He simply refused to be outpaced by an actual old man. Not that his refusal seemed relevant. Soon enough Anton would catch and then surpass him, but at least by that point he’d be surpassing mid spirit building and find himself among the upper echelons of the Order. Though on the other hand, Elder Howland was slightly doubtful he’d reach the twenty-second star before Anton. How long did he have? Five years? Though his cultivation had started moving again, it wasn’t really accelerating like it would need to if he wanted to achieve that goal.
It was just a simple goal. If he failed, it didn’t matter. In fact, he had more lofty goals now. He’d been out to observe the fields in the little community Anton had added to. The energy in the area certainly showed the effects Anton asked about, after less than a full year. Though he wasn’t the social type, Elder Howland was also doing his best to spread Anton’s ideas. He didn’t want to push for it too hard, but if even first star cultivators tended all of the fields in Graotan, Howland imagined it would bring great change. It seemed a lofty goal, but not a single person in Windrip seemed that they would fail to reach the first star given even half a year to cultivate.
Cooperative cultivation wasn’t unheard of, but the personal care for every single person’s beginning cultivation was a rarity. When a plant among the fields was failing Howland would provide it some additional fertilizer and water, but he wouldn’t spend hours caring for it. Perhaps if they had enough workers they could reap benefits from such actions. The reciprocal effects of plants providing energy to the land and vice-versa might not show on such a small scale or in a single crop, but over time he wondered where it might lead. He was excited for the thought. Even more so because so few people surpassed Spirit Building, and better cultivation resources could push the standard of the Order higher, increasing their influence and power. While those factors should not be the ultimate end goal for righteous cultivators, they were still necessary to allow real change to improve the world.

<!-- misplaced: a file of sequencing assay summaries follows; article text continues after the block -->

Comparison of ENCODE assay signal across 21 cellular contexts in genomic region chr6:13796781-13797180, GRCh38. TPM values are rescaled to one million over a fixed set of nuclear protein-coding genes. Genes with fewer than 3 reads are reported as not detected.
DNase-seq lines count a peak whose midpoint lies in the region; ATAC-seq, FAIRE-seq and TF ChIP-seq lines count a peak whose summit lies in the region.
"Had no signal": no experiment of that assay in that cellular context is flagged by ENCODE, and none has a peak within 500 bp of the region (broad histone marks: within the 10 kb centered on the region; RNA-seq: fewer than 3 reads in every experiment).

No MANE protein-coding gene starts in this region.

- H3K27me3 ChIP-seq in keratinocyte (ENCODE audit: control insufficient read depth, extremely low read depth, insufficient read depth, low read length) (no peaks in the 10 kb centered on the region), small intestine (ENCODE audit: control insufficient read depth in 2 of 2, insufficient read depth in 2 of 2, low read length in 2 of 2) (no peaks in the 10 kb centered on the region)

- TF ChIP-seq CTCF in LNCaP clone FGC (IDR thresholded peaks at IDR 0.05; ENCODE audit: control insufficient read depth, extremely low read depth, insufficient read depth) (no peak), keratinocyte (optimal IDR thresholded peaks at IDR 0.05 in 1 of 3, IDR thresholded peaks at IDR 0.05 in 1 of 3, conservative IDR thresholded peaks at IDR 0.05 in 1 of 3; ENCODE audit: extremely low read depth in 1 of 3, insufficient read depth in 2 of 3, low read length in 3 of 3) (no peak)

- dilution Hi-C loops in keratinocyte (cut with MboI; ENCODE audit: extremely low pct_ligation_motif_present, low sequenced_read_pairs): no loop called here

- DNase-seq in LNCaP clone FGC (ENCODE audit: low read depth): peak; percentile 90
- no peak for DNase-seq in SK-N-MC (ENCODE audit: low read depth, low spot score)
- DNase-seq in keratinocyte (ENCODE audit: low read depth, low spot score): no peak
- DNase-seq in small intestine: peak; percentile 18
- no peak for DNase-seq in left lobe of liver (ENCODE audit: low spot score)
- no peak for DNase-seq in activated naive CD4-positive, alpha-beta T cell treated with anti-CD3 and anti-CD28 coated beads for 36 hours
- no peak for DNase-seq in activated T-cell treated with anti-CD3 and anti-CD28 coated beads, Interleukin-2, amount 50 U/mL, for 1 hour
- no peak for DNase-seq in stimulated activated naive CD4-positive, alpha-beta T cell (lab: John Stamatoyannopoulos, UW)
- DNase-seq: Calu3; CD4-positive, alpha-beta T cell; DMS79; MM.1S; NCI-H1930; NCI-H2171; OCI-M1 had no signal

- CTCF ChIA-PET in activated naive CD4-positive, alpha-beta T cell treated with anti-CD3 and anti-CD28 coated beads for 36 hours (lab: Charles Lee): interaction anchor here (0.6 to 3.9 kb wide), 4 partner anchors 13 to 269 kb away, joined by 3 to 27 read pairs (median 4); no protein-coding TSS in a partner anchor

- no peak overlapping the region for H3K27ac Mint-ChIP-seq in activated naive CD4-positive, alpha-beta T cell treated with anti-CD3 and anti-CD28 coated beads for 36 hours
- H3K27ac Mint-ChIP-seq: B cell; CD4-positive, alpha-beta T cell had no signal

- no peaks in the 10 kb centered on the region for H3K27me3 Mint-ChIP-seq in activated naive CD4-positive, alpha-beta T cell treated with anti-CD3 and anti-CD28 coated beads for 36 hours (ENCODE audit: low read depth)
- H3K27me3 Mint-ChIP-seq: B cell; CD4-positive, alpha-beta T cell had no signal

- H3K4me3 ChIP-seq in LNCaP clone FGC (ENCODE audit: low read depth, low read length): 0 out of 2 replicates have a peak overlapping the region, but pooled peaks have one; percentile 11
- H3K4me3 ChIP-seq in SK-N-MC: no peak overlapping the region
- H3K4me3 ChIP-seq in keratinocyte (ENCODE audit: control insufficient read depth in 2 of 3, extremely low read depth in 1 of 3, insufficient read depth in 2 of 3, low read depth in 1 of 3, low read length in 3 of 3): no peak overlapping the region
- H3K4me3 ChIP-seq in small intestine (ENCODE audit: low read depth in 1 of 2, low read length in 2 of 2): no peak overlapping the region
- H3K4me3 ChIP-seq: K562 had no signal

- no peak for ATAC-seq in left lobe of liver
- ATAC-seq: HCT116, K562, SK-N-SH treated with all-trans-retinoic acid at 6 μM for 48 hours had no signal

Though most would have considered five months to advance from the fourteenth to fifteenth star quick, Anton found it was rather slow. Though it was not terribly slower than anything else, Anton thought he was better suited for it than he was Spiritual Connection. There had been no issues with Catarina’s training, it simply had taken time. Anton simply felt that he was slower than he should have been for his training in Instinct. The only reason he felt it was slow at all was that Hoyt and Catarina closed the gap in cultivation with him, reaching fifteenth star not long after himself. Until that point he’d been able to keep a pace ahead of them.